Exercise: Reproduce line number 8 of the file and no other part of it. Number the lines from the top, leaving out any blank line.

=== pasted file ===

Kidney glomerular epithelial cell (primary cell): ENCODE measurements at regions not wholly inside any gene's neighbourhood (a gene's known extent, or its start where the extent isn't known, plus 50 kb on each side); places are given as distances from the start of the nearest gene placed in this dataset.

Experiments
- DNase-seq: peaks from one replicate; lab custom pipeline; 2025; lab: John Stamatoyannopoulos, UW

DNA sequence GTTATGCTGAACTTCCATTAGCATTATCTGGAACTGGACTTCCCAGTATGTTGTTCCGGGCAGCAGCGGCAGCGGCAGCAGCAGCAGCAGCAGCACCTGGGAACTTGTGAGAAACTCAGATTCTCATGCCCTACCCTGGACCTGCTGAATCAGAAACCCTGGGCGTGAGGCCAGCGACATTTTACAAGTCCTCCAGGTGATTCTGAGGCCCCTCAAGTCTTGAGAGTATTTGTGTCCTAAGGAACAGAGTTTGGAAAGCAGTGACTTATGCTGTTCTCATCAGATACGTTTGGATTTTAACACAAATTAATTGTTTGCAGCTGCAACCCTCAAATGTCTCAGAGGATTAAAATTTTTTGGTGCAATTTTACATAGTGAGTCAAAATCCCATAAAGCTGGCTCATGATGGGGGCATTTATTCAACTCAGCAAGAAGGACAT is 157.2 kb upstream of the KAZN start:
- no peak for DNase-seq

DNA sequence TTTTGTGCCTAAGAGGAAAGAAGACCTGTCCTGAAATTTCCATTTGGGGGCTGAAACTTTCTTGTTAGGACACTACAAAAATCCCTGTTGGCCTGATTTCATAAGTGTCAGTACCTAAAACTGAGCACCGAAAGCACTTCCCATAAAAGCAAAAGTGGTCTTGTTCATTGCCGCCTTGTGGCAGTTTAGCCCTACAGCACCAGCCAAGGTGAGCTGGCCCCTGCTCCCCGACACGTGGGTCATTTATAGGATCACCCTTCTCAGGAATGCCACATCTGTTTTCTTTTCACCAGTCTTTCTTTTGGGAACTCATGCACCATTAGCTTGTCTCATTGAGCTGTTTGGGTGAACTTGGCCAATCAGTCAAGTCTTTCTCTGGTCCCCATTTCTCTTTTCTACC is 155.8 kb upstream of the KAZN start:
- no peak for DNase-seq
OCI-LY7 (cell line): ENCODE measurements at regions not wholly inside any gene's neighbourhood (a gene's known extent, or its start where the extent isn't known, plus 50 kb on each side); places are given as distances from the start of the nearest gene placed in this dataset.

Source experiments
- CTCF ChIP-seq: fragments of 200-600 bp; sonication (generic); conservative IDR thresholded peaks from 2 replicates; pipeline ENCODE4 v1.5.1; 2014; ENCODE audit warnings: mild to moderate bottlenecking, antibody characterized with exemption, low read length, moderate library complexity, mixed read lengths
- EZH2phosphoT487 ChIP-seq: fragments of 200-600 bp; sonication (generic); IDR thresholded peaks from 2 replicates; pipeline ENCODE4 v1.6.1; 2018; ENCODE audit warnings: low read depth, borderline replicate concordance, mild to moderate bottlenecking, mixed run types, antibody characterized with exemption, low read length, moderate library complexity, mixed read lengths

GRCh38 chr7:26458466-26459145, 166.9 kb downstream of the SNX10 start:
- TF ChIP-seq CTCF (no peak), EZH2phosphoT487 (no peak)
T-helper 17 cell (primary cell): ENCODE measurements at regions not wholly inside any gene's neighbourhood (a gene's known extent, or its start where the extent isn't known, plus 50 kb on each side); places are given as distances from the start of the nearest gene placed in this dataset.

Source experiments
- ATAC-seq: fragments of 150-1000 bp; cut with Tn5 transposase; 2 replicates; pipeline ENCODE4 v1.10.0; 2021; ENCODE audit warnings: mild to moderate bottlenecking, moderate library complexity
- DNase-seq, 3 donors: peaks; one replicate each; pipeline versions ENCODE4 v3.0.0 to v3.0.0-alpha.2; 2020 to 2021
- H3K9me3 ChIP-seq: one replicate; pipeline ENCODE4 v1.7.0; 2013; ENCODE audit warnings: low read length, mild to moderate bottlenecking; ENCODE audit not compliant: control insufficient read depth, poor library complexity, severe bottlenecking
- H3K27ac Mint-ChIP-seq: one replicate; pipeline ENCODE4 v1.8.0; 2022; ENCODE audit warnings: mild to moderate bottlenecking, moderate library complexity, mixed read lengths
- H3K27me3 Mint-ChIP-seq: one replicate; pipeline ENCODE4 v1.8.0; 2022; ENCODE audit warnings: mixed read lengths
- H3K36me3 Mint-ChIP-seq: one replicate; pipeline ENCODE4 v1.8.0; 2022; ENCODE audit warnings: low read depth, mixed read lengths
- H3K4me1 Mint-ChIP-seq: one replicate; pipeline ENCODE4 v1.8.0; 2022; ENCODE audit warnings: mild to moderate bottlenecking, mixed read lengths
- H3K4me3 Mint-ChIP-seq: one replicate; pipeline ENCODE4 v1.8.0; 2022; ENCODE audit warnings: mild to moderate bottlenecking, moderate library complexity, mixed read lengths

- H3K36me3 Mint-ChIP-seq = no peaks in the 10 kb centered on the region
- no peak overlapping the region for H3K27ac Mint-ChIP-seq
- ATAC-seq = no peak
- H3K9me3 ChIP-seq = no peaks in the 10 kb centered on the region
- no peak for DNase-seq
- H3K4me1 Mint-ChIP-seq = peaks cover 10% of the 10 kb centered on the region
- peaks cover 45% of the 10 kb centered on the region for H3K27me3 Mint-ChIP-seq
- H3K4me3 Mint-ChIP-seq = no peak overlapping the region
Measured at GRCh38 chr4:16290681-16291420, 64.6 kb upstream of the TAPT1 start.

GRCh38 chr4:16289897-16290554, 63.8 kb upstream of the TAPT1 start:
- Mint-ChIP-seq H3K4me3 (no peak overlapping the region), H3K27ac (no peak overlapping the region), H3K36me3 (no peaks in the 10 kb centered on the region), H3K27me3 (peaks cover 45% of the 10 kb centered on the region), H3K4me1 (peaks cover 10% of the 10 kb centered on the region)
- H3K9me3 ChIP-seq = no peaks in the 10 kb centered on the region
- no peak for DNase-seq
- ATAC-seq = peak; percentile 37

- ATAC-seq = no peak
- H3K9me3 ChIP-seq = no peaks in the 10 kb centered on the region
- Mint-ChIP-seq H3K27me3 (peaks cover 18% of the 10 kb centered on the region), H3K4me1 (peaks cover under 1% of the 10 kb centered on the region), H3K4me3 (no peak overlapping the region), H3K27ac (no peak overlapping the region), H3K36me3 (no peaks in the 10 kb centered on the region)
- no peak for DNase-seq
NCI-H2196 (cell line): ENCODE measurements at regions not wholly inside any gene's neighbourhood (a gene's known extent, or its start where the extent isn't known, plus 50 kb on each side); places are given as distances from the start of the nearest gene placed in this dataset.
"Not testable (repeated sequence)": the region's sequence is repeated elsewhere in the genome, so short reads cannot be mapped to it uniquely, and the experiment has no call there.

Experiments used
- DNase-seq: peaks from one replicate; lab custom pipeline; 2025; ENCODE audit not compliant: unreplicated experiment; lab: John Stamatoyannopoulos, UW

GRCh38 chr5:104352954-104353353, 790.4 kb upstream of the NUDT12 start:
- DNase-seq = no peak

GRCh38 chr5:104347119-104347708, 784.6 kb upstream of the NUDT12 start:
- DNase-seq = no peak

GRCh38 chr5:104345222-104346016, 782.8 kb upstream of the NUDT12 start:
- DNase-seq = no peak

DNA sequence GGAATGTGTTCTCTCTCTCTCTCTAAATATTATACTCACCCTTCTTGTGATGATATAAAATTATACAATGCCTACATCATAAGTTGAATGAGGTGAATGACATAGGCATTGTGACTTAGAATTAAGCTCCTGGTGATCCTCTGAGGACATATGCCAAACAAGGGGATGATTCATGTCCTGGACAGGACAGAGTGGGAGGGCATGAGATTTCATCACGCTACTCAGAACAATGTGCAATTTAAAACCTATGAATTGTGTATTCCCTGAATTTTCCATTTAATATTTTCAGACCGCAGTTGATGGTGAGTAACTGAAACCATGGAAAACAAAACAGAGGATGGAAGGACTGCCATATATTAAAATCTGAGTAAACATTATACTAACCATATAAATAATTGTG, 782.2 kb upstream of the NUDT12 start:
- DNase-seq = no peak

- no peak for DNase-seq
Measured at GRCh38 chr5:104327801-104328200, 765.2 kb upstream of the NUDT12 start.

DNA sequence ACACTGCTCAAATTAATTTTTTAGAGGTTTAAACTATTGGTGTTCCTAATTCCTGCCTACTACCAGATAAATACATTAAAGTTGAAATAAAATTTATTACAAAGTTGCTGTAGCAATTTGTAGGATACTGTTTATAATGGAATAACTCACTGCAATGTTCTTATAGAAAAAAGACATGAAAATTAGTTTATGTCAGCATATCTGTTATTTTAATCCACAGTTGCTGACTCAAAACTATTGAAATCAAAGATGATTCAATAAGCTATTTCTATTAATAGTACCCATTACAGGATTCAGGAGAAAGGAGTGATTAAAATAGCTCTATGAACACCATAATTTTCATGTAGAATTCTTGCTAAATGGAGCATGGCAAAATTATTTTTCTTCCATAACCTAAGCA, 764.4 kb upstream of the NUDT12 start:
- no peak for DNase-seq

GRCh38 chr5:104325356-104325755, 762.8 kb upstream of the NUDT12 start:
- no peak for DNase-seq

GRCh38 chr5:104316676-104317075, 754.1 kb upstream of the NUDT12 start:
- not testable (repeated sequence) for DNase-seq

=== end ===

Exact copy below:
OCI-LY7 (cell line): ENCODE measurements at regions not wholly inside any gene's neighbourhood (a gene's known extent, or its start where the extent isn't known, plus 50 kb on each side); places are given as distances from the start of the nearest gene placed in this dataset.